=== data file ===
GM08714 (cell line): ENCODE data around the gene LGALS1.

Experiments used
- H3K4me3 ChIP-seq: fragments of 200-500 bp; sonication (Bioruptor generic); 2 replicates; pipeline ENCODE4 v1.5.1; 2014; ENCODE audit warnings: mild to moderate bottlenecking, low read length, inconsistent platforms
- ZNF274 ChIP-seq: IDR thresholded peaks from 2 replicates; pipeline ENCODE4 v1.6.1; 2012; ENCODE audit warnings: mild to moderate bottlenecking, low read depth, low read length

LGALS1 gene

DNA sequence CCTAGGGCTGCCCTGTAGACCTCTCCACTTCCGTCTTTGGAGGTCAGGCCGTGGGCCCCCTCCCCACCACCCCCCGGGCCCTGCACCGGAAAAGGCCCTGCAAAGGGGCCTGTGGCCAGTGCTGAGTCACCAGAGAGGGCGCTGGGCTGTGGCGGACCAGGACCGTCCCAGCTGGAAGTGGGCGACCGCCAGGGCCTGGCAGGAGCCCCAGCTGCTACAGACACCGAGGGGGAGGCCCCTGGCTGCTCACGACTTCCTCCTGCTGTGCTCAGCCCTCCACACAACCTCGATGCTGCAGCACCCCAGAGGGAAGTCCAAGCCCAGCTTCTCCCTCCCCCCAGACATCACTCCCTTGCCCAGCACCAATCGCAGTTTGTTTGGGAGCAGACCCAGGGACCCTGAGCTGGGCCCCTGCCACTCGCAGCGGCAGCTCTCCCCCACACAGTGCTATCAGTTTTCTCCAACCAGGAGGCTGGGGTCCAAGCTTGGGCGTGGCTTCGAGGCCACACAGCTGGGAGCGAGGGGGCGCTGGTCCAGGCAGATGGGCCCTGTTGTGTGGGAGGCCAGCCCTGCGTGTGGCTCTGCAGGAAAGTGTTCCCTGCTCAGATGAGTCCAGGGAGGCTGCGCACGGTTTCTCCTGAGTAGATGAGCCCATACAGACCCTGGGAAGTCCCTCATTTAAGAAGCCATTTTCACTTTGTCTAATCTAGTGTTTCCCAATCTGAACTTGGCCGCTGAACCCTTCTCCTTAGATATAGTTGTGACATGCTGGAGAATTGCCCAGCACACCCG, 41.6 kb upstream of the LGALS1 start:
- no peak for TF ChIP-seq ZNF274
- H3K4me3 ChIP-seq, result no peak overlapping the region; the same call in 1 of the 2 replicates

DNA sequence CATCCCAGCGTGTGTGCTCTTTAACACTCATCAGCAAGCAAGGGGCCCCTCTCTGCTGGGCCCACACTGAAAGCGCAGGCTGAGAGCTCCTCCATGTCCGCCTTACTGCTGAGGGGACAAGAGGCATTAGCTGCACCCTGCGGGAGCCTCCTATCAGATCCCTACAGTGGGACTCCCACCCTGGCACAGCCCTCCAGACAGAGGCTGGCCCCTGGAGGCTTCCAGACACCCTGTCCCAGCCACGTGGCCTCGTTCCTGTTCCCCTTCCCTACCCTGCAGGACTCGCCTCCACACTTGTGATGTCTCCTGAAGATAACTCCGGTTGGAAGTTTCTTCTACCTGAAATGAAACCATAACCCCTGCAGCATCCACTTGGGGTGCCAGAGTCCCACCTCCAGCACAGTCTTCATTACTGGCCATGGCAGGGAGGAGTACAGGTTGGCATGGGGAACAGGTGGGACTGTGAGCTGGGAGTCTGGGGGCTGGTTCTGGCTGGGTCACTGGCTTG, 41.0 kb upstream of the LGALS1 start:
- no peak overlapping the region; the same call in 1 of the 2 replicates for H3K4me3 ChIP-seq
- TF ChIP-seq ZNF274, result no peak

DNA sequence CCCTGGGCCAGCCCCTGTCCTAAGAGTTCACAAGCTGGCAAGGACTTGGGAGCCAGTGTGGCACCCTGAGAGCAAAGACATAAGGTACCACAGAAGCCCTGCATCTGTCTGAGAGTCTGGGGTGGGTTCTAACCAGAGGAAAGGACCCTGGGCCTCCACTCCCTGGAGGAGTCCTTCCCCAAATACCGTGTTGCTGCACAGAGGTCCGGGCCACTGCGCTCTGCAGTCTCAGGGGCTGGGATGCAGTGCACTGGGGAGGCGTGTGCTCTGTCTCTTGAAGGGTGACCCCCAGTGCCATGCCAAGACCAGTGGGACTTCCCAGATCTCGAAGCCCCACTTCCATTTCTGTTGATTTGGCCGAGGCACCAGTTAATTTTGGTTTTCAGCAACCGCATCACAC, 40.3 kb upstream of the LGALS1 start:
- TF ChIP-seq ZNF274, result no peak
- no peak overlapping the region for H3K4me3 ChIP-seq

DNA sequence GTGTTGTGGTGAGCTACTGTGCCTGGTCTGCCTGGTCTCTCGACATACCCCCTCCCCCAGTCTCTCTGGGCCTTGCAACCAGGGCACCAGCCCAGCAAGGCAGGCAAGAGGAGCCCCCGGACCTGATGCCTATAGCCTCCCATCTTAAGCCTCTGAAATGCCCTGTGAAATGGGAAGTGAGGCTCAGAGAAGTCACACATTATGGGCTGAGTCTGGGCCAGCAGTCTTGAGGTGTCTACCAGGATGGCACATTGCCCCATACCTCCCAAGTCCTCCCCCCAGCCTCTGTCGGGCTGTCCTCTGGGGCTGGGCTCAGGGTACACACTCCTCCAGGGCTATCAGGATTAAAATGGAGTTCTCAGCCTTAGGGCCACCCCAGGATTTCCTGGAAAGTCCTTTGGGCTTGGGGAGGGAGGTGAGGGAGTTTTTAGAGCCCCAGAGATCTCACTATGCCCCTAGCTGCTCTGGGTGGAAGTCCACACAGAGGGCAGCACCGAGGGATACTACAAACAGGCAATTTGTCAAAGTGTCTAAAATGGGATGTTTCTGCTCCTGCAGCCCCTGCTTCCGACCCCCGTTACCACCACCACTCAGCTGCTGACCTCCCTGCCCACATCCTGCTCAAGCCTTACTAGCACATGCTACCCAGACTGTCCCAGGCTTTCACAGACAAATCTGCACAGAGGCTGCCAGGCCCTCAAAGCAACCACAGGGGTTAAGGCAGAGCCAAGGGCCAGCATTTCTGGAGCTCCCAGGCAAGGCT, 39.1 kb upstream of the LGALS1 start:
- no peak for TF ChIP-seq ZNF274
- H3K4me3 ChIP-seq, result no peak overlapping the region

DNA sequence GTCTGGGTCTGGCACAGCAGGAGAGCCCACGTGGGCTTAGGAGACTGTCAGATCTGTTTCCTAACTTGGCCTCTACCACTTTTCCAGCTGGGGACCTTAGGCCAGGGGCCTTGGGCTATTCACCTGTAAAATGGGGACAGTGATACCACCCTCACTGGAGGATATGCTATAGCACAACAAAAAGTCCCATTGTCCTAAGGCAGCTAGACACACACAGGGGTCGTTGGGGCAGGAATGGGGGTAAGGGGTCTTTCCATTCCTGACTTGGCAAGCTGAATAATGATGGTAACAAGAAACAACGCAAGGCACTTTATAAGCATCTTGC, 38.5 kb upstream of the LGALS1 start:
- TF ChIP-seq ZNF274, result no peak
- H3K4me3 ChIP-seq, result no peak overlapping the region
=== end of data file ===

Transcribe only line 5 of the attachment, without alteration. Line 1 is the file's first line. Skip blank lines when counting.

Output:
LGALS1 gene